The biggest takeaway from these amendments is related to section 5 (e.1), which adds “trust companies incorporated or formed by or under a provincial Act that are not regulated by a provincial Act” as being federally regulated entities. This has been a loophole in Canadian legislation for a long time, and was called out in Canada’s most recent mutual evaluation by the Financial Action Task Force (FATF). If you’re company falls into this category, it’s time to start thinking about anti money laundering (AML) compliance. If you have business arrangements (clients, suppliers, etc.) that are unregulated provincial trusts, there are a few early steps that you might want to consider:

  • Re-assess the AML risk that these provincial trust companies pose;
  • Reach out to ask if they have a Compliance Officer and an AML program (in some cases, you will be pleasantly surprised); and
  • Consider whether or not additional controls are required to mitigate the risk posed.

The additional information that’s changing includes a lot of items that most us would consider housekeeping, like changing foreign country to foreign state in a number of places, and adding bullet points to what is considered “prescribed information:”

  • the name, address, electronic mail address and telephone number of every trustee and every known beneficiary and settlor of a trust referred to in paragraph (a);
  • the name, address, electronic mail address and telephone number of each person who owns or controls, directly or indirectly, 25 % or more of an entity referred to in paragraph (a), other than a trust; and
  • information respecting the ownership, control and structure of an entity referred to in paragraph (a).

The only piece there that will be new (at least in terms of requirements) is the “electronic mail address” (email) for beneficial owners. If you’re not already collecting this information, it’s time to think about how to get started. If you’re collecting the email address, but its optional, consider making it a required field.

The modifications also give the Financial Transactions and Reports Analysis Centre of Canada (FINTRAC) the ability to share information with the Department of National Defence and the Canadian Forces where there are reasonable grounds to believe that there is a threat. Presumably, this would include contexts like a terrorist attack on Canada. It’s somewhat surprising that this was not already in place.

There have also been changes to the things about which “the Governor in Council may, on the recommendation of the Minister, make any regulations that the Governor in Council considers necessary for carrying out the purposes and provisions of this Act, including regulations…” These are interesting in thinking about what may be next in line for additional regulation:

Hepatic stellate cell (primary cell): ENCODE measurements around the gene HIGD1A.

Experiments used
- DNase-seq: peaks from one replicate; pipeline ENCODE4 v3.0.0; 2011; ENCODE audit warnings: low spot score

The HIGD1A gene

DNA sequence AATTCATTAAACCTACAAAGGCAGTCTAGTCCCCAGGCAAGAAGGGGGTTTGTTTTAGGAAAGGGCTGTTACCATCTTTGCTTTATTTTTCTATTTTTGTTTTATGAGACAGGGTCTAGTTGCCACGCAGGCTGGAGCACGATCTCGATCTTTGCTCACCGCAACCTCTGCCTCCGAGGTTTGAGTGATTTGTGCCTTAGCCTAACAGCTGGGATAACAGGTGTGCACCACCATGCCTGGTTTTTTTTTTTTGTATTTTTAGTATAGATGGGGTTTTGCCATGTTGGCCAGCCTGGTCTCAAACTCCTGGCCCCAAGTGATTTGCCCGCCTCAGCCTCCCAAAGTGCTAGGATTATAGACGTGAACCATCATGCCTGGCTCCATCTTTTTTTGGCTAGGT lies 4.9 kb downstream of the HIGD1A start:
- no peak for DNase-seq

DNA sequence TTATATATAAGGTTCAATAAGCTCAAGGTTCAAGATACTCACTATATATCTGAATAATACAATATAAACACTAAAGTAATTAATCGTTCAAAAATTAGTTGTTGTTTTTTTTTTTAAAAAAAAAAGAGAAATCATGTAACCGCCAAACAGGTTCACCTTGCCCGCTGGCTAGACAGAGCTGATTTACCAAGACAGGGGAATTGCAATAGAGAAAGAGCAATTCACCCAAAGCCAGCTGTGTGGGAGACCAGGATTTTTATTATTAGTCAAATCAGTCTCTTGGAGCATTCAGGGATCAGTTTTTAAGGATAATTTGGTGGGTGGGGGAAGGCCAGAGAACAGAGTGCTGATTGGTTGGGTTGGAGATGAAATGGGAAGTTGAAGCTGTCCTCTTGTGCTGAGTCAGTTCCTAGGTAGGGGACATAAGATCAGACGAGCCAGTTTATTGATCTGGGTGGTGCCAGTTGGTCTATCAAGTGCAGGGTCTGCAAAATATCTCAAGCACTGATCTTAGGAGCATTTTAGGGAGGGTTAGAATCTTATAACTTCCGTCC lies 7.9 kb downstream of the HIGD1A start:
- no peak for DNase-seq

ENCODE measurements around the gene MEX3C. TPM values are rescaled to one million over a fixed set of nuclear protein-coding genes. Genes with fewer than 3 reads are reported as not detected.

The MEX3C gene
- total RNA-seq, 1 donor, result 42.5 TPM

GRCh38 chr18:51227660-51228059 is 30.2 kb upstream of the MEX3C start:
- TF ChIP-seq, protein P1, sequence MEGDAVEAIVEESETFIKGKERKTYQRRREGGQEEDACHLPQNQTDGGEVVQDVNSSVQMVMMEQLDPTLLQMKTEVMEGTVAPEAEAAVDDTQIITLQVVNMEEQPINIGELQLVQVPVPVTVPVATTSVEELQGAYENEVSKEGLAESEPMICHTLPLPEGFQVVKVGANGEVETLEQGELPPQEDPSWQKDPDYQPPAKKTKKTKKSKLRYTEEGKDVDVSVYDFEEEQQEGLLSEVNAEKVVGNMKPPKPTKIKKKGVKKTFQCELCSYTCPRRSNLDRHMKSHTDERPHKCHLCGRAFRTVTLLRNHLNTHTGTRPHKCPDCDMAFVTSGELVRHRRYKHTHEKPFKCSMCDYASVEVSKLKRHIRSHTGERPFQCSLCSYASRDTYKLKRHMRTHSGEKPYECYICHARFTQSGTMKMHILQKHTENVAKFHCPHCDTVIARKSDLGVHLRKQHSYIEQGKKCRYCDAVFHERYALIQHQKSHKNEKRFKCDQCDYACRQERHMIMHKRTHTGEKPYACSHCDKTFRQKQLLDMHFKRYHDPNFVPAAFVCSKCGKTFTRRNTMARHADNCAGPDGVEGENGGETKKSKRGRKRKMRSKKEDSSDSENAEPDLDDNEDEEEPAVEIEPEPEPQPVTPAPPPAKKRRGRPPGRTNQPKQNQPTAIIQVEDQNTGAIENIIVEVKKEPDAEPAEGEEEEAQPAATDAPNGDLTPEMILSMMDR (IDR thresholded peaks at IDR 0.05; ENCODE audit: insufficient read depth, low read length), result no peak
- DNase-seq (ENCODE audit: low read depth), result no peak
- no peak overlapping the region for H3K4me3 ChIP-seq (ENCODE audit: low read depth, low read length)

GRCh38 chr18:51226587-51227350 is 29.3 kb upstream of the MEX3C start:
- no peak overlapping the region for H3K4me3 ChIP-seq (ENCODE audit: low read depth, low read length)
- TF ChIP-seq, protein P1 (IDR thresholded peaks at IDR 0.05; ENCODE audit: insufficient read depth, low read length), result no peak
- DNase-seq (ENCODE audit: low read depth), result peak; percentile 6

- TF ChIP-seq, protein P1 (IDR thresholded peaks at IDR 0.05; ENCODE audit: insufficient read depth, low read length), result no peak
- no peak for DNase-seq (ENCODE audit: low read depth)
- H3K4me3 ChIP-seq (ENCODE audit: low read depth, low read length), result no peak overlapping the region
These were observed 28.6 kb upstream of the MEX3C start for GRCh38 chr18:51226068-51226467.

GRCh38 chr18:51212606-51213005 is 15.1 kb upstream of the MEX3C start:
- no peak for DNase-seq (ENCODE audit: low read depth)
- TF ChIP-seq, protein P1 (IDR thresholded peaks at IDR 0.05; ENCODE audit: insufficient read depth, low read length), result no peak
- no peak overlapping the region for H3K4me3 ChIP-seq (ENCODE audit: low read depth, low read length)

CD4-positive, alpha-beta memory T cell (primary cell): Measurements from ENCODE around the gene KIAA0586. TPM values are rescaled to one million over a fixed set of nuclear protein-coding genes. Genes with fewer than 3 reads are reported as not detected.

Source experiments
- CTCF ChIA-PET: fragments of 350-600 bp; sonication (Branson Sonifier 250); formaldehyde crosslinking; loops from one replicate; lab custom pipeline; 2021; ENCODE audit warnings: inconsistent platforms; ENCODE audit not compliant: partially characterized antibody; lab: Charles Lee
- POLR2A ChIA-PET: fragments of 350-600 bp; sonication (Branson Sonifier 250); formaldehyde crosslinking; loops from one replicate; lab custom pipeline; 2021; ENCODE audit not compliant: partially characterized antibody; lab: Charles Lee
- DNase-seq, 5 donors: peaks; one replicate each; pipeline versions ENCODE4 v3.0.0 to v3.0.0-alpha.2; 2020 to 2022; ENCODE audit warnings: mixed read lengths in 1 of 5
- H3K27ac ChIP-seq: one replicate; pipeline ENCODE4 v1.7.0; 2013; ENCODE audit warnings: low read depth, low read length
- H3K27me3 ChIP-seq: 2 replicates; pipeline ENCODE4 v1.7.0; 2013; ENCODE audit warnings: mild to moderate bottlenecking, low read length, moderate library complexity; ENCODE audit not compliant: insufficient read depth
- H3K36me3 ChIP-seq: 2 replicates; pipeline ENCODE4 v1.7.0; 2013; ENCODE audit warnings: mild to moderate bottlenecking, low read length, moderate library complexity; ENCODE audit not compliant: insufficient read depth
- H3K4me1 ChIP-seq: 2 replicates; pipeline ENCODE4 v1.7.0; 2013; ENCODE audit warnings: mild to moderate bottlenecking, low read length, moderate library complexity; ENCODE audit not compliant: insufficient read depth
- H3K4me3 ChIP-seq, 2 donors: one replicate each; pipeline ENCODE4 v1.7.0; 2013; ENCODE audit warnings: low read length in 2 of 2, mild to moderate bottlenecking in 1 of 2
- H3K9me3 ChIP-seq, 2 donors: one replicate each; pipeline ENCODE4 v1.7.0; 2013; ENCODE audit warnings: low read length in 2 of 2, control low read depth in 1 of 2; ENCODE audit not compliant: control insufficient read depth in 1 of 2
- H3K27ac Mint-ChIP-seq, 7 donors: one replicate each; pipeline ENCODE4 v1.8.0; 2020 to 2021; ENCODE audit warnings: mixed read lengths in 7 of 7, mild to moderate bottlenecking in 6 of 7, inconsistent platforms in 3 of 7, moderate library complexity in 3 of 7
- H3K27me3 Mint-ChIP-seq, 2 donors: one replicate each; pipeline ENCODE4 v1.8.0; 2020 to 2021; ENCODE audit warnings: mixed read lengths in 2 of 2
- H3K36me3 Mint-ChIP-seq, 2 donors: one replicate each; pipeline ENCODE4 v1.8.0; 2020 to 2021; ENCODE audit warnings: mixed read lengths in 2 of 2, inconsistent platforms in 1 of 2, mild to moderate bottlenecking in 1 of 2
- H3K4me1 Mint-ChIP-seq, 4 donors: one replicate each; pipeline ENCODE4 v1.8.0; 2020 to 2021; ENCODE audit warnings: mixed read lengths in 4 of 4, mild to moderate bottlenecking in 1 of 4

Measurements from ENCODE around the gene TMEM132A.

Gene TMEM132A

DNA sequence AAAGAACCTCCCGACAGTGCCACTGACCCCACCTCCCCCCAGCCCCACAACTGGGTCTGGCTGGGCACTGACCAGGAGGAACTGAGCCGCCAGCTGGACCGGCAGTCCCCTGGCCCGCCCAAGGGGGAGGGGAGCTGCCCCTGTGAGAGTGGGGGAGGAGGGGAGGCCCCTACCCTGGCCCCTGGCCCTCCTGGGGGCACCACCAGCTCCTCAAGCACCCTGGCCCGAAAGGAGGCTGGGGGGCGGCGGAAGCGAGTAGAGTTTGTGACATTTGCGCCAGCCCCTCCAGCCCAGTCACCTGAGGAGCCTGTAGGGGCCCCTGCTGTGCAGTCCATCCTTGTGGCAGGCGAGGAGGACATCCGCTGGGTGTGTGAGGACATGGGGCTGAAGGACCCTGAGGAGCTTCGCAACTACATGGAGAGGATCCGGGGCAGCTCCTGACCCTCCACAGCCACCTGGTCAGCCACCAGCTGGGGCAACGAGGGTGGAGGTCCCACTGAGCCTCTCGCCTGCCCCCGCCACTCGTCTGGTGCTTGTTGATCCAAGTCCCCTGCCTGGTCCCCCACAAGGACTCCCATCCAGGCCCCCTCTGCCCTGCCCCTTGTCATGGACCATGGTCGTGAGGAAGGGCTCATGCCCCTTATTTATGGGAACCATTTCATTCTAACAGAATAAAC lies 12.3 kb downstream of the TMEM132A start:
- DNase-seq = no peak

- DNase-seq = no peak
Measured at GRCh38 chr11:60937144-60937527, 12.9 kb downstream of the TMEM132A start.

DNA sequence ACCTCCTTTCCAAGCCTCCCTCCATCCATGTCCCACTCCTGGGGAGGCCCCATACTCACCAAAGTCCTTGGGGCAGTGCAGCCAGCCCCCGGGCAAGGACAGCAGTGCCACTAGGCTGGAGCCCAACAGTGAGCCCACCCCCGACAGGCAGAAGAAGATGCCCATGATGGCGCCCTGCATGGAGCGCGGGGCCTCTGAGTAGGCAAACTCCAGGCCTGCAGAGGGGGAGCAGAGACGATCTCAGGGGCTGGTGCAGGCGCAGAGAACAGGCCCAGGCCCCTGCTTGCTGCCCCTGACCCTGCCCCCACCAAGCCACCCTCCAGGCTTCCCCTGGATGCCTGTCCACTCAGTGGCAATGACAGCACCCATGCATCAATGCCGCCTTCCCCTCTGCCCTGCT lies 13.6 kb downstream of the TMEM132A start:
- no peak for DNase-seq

• respecting dealing in virtual currencies;
  • respecting the keeping of records referred to in section 6;
  • respecting the verification of the identity of persons and entities referred to in section 6.1; (d) respecting the reports to the Centre referred to in section 7 and subsections 7.1(1) and 9(1);
  • respecting the determination of whether a person is a person described in any of paragraphs 9.3(1)(a) to (c);
  • respecting the measures referred to in subsections 9.3(2) and (2.1);
  • respecting the measures referred to in subsection 9.4(1);
  • respecting the program referred to in subsection 9.6(1);
  • respecting the special measures referred to in subsection 9.6(3);
  • respecting the registration referred to in sections 11.1 to 11.2;
  • respecting the reports referred to in subsection 12(1); and
  • prescribing anything that by this Act is to be prescribed.

The only truly interesting point here is dealing in virtual currency, which also came up in Bill C-31 which passed in 2014. This bill, also called the Economic Action Plan 2014 Act, No. 1, has not been fully implemented. Some of its provisions (including those specifically related to including dealing in virtual currency under the definition of money services businesses) are also being amended. In the markups, these changes are highlighted in blue rather than in yellow to distinguish between the two.

Finally, there is a change to the definition of a head of an international organization. This one seems a bit nitpicky to me, but if you’re in the process of updating your documentation for the changes that are coming into force in June of this year, you might want to consider this as well. Head of an international organization (HIO) means a person who, at a given time, holds — or has held within a prescribed period before that time — the office or position of head of an international organization that is established by the governments of states or the head of an institution of any such organization.

We’re Here To Help

If you have questions about these changes, the changes coming into force in June of this year, or AML compliance in general, please contact us.

Proposed PCMLTFR Updates

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We’ve created a marked-up version of the Proceeds of Crime (Money Laundering) and Terrorist Financing Regulations (PCMLTFR) that reflects the draft amendments posted in the Canada Gazette on July 4th, 2015.

Here’s a printable and downloadable PDF file: PCMLTFR Mark-Up (July 4, 2015 Draft Amendments)

If you would like a copy of the file in Microsoft Word, please contact us.

Need A Hand?

At Outlier, we believe that it is important to participate in decisions that affect you and your business.  If you would like someone to look over your submission before you make comments to the Department of Finance, you can get in touch with us free of charge.  We will look over your submission and make suggestions, without any cost to you.  If you need a hand, please feel free to contact us.